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Village Matters -Better than Leaflets! “We are most grateful for the inclusions you have given us in Molesey and Walton Matters. You may be interested to know that, whilst we have been exhaustively placing flyers locally, each response resulting in a new member turns out to have come from your magazine!� Honey Russell, Henrietta Chorale

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Letters to the Editor Running a letters to the Editor page is meant to give residents the right to a say on things happening in the village that concern them. What it was not meant to do was divide the community and inflame opinion. That is not what Sunbury Matters is about. We were sorry therefore to hear that a letter we ran had caused upset to the owners of The Little House, and many of you were affronted by it. We want to make it clear that they have indeed got planning permission for their works. Not only that, but they consulted closely with neighbours and local businesses to appraise them of the plans. You cannot ask for more. We apologise for the upset caused. Building work inevitably causes disruption to views, traffic flow and noise while in progress, but once it is completed you see the full picture. Be patient and please be kind. If you have a concern or comment about any of our articles, please drop us a line: monica@villagematters.co.uk. Please keep it to the point and don’t be rude! Dear Editor, Isn't David Garrett of Reclaim Our Riverbank (ROR) doing a great job! Opposite the beautiful Island of Wheatley's Eyot some of the boats mooring for free have now gone, leaving only 4 and at last the twoyear free encampment on the opposite side of the river has disappeared over night. If the R.O.R., Elmbridge B.C., Environment Agency and Police get together we can get this situation under control once and for all. Another concerned resident How rumours start A reader contacted us with an extract from a newsletter from one of the local primary schools. It reported to parents that the school had received a letter from the Council informing them that they were going to be building on Orchard Meadow (!!) so as part of the children’s ‘Architects and Grand Designs’ project the class and children had visited the site and spoken to locals about what Sunbury needed to improve it. Alarm bells rang loud and clear. Ian Harvey, leader of Spelthorne Council, asked us to rearrange the words “dead, my, over and body”. You get the idea! So perhaps this newsletter was only illustrating a project, but my goodness, how easily rumours start and spread! No, Orchard Meadow is not being built on! Editor Please mention Sunbury Matters when responding to adverts

Large housing developments are putting undue pressure on our environment. Drains are no longer emptied and floodplains are continually being developed contributing to the dreadful flooding of 2013/14. Our air is reported to be badly polluted. So who, in their right mind gives permission to cut down oxygen generating trees to be replaced with houses, tarmac and concrete? And what about cuts to facilities? No bus route in Fordbridge Road and a Health Centre under pressure with too many patients. Planning Depts. PLEASE stop encouraging greedy builders who are destroying our village. Jill Juttner Rather than publish letters that cast aspersions as to whether a particular building project has or has not got the relevant planning permissions, I would much rather see this magazine highlighting the perilous nature of traffic in Thames Street itself. The speed and inconsiderate nature with which drivers charge through the narrowest parts of the street are down right dangerous. Not to mention drivers mounting the kerbs with no consideration to home owners or pedestrians. The increase in overweighted and oversize vehicles thundering through our village has become nigh on intolerable and needs to be addressed forth with. A Concerned resident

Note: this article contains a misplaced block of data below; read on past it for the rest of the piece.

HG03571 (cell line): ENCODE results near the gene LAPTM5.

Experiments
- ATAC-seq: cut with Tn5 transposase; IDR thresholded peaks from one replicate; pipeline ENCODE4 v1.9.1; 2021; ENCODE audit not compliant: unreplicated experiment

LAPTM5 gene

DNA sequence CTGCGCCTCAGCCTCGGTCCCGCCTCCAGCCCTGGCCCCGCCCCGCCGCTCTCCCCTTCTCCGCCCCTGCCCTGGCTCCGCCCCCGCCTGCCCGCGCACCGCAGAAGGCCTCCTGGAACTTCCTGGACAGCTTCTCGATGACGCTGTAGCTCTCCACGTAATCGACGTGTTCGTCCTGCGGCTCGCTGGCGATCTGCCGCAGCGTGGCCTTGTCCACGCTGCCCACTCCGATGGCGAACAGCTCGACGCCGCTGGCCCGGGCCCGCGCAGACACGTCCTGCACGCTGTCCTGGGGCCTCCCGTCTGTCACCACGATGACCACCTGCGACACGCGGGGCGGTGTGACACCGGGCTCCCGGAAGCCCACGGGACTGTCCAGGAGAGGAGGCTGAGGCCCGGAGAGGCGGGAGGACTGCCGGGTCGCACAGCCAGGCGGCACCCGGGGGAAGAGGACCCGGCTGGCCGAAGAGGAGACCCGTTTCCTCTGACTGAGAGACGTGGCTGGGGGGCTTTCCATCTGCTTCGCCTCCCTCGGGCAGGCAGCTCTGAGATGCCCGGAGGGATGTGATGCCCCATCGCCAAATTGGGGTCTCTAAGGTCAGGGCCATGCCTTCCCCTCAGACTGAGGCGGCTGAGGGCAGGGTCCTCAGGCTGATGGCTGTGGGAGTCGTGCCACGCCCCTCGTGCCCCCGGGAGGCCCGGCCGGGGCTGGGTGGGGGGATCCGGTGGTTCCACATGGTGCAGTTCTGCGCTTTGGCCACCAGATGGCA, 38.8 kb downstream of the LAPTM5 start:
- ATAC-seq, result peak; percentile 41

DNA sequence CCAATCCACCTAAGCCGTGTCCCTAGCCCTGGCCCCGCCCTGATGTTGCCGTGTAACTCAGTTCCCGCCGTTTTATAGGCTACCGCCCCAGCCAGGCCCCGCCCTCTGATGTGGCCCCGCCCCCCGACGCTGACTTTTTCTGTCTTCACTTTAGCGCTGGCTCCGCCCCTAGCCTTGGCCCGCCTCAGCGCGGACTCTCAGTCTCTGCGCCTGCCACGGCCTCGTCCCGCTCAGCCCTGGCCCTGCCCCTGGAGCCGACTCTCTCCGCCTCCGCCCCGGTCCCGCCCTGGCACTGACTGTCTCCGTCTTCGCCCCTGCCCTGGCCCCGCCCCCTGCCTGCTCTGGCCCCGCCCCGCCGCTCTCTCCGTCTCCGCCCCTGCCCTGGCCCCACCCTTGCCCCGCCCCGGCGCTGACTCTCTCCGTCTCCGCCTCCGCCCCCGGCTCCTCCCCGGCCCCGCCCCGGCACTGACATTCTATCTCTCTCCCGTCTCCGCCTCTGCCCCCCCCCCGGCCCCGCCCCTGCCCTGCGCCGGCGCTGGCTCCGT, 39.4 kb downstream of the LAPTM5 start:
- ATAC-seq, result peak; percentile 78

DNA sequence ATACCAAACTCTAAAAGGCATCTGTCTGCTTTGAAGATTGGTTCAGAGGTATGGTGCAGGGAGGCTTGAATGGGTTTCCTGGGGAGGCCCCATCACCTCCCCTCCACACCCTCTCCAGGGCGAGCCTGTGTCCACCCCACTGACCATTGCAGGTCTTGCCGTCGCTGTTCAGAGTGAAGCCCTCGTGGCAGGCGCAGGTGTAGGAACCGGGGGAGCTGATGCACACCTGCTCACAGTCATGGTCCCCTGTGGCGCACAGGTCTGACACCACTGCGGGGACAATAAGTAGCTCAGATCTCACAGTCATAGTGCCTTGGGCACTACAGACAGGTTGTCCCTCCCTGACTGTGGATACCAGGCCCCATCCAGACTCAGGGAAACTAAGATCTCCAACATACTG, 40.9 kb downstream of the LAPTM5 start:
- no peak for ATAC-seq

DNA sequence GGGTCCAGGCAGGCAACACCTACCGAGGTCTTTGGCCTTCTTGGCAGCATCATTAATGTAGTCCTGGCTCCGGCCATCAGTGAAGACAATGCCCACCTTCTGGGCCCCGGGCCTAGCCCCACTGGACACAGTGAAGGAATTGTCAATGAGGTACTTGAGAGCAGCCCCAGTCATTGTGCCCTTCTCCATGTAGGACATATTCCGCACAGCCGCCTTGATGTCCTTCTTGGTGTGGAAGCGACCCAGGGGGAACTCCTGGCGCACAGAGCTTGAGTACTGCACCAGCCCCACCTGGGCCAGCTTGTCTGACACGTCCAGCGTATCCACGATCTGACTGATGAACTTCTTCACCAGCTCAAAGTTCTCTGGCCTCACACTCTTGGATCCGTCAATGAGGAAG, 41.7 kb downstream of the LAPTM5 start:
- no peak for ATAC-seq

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Scouts Remembered‌

We have had a lot of responses to the photo of Sunbury Cub Scouts 1969. The photograph below was shared electronically as far afield as New Zealand in the quest to fill in the missing names. Many memories were stirred. So far we we have heard from the following who are or who may be from that era: Jamie Hooke, Jon Hall, Stuart Norman, Craig Robertson, Richard and Jonathan Hall and Steve West. These old photos are certainly a talking point. We have reunited old friends by running them, and found out long forgotten stories. If you have any old photos you want identifying, or just to share, please get in touch.

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LOSRA Says…. Is Crime out of Control in Sunbury? There has been much comment on the Sunbury Facebook page in the recent past about the level of crime in our local area. In addition, one of our Committee is a Neighbourhood Watch co-ordinator and receives the monthly crime list detailing various types of reported crime in Spelthorne, including Sunbury. The latest showed a worrying increase in reported crime, which, as we all know, does not truly represent actual crime, as many people simply don’t bother to report offences, believing that the Police can’t, or won’t do anything. LoSRA is therefore aware that our residents are very concerned at both the level of crime, and the lack of visible policing, and we have written to the Spelthorne Borough Commander, Inspector Maxine Cilia, to ask what measures are being taken to address what many see as a ‘crime wave’. We have received her reply, which shows a more detailed breakdown of the different types of crime than the NHW stats, which were selective in their summary. Whilst the overall level of crime for the 2018 year in Sunbury is marginally lower than 2017, LoSRA feels it is still at a level which most people would find unacceptable. We will report in more detail on Inspector Cilia’s response, and what further action we propose to take, in our New Year newsletter, which should be distributed during the first week of February.